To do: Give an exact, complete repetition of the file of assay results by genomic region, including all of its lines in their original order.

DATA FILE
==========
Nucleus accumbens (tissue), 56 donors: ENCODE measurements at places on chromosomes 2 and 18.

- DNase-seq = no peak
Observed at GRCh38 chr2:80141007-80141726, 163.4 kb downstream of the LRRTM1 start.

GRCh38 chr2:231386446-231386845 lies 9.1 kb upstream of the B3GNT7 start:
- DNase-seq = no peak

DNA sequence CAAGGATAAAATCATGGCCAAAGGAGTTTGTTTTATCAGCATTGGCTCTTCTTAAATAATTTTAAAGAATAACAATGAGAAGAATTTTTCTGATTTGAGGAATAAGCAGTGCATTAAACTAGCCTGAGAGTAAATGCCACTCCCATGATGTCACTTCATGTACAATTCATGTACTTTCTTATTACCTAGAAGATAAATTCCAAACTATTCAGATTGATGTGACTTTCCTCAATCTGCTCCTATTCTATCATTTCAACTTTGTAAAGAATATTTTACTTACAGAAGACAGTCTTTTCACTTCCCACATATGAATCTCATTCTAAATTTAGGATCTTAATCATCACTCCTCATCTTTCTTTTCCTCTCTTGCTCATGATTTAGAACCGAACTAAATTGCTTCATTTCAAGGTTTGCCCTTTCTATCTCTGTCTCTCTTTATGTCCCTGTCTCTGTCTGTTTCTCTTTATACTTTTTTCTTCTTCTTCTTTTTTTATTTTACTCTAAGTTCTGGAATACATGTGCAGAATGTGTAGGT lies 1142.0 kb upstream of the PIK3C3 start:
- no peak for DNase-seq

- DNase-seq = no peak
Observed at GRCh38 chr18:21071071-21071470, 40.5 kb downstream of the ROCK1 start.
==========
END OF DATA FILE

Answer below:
Nucleus accumbens (tissue), 56 donors: ENCODE measurements at places on chromosomes 2 and 18.

- DNase-seq = no peak
Observed at GRCh38 chr2:80141007-80141726, 163.4 kb downstream of the LRRTM1 start.

GRCh38 chr2:231386446-231386845 lies 9.1 kb upstream of the B3GNT7 start:
- DNase-seq = no peak

DNA sequence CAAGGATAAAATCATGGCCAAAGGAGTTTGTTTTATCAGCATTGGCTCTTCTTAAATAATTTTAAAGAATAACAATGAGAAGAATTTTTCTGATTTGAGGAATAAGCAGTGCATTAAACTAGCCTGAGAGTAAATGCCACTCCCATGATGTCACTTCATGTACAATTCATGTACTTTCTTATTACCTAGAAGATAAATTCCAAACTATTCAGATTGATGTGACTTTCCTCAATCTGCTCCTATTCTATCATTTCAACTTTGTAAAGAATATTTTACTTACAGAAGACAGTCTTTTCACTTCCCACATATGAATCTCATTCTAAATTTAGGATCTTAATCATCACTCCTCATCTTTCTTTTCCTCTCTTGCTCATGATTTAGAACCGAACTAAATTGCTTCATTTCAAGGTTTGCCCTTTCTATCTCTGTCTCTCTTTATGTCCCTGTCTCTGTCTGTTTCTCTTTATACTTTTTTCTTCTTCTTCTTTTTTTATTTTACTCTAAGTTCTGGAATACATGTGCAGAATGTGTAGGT lies 1142.0 kb upstream of the PIK3C3 start:
- no peak for DNase-seq

- DNase-seq = no peak
Observed at GRCh38 chr18:21071071-21071470, 40.5 kb downstream of the ROCK1 start.